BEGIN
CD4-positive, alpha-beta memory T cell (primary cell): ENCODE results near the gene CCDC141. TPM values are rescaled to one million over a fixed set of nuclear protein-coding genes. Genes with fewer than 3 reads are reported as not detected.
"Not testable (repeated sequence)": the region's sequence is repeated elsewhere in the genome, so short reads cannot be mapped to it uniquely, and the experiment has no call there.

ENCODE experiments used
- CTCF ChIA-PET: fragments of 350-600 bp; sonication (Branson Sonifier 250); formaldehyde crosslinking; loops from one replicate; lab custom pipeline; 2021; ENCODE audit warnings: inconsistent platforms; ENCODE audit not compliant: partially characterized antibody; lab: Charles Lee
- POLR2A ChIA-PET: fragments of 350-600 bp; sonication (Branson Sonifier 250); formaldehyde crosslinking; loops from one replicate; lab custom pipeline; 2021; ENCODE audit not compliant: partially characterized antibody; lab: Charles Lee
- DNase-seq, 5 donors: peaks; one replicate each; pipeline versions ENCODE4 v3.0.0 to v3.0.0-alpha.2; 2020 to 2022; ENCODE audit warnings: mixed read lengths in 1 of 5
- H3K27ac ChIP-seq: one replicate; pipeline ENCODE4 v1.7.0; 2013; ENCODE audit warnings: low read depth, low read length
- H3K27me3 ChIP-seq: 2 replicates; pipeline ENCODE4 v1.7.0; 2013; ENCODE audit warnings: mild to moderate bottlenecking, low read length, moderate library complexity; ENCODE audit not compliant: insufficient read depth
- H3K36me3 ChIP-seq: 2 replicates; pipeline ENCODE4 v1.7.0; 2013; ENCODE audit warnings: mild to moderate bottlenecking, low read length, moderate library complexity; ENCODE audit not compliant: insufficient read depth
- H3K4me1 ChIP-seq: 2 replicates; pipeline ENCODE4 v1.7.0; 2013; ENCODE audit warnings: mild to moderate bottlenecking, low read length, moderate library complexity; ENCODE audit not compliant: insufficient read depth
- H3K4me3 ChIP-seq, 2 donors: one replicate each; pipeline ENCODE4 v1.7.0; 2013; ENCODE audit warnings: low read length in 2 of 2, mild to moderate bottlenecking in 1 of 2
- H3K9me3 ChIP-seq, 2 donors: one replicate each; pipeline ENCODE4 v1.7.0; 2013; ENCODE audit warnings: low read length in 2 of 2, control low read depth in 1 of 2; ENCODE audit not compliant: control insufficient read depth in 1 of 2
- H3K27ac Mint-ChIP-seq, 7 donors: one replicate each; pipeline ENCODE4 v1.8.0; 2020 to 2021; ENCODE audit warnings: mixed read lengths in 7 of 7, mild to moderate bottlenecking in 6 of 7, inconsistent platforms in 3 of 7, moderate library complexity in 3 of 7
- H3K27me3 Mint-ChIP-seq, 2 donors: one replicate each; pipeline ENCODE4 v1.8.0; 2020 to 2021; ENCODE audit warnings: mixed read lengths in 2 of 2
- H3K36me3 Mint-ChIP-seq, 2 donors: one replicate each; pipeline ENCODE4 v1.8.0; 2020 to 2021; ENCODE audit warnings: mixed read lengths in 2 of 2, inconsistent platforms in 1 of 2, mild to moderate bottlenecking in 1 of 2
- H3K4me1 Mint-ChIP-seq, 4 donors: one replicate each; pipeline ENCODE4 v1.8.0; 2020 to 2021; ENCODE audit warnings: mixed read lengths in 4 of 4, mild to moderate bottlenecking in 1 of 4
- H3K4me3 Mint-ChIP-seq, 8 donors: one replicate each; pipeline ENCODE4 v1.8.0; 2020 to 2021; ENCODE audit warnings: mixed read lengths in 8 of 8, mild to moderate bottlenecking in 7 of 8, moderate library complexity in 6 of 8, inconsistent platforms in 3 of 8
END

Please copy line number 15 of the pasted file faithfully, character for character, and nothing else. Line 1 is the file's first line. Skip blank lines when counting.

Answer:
- H3K36me3 Mint-ChIP-seq, 2 donors: one replicate each; pipeline ENCODE4 v1.8.0; 2020 to 2021; ENCODE audit warnings: mixed read lengths in 2 of 2, inconsistent platforms in 1 of 2, mild to moderate bottlenecking in 1 of 2